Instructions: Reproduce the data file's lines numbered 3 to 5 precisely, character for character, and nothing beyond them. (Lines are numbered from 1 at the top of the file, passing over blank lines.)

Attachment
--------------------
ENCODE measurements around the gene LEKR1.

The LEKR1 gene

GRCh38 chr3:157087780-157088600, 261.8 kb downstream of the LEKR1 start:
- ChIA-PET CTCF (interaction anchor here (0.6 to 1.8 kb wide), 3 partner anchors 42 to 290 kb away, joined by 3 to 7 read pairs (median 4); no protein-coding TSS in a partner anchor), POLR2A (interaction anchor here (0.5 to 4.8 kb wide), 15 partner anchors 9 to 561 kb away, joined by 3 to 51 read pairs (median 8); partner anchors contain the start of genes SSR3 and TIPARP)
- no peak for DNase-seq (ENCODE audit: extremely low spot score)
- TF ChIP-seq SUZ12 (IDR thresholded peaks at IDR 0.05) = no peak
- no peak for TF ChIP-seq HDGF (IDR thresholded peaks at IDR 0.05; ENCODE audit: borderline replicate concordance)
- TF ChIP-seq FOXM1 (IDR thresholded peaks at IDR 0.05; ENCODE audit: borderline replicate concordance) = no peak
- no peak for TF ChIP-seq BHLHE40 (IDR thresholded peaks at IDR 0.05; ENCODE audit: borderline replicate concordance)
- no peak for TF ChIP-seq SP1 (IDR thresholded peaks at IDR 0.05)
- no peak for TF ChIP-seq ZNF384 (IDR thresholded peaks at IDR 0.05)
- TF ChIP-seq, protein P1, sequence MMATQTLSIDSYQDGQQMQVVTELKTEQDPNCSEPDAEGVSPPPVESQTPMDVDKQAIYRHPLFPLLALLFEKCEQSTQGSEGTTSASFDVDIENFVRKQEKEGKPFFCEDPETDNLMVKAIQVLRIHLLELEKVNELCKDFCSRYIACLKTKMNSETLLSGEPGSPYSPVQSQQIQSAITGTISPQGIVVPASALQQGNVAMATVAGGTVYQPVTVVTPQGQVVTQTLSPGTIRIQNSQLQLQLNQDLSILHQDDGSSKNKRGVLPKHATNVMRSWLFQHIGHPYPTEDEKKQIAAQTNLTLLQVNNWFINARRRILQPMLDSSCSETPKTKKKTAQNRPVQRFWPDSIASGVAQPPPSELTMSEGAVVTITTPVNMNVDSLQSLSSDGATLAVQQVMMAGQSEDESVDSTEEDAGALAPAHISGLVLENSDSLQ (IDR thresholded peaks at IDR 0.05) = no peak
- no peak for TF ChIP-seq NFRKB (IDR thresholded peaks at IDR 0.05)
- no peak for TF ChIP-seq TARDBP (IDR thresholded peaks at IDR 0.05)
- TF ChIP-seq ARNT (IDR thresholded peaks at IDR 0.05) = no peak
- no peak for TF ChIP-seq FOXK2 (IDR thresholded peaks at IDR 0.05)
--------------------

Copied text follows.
GRCh38 chr3:157087780-157088600, 261.8 kb downstream of the LEKR1 start:
- ChIA-PET CTCF (interaction anchor here (0.6 to 1.8 kb wide), 3 partner anchors 42 to 290 kb away, joined by 3 to 7 read pairs (median 4); no protein-coding TSS in a partner anchor), POLR2A (interaction anchor here (0.5 to 4.8 kb wide), 15 partner anchors 9 to 561 kb away, joined by 3 to 51 read pairs (median 8); partner anchors contain the start of genes SSR3 and TIPARP)
- no peak for DNase-seq (ENCODE audit: extremely low spot score)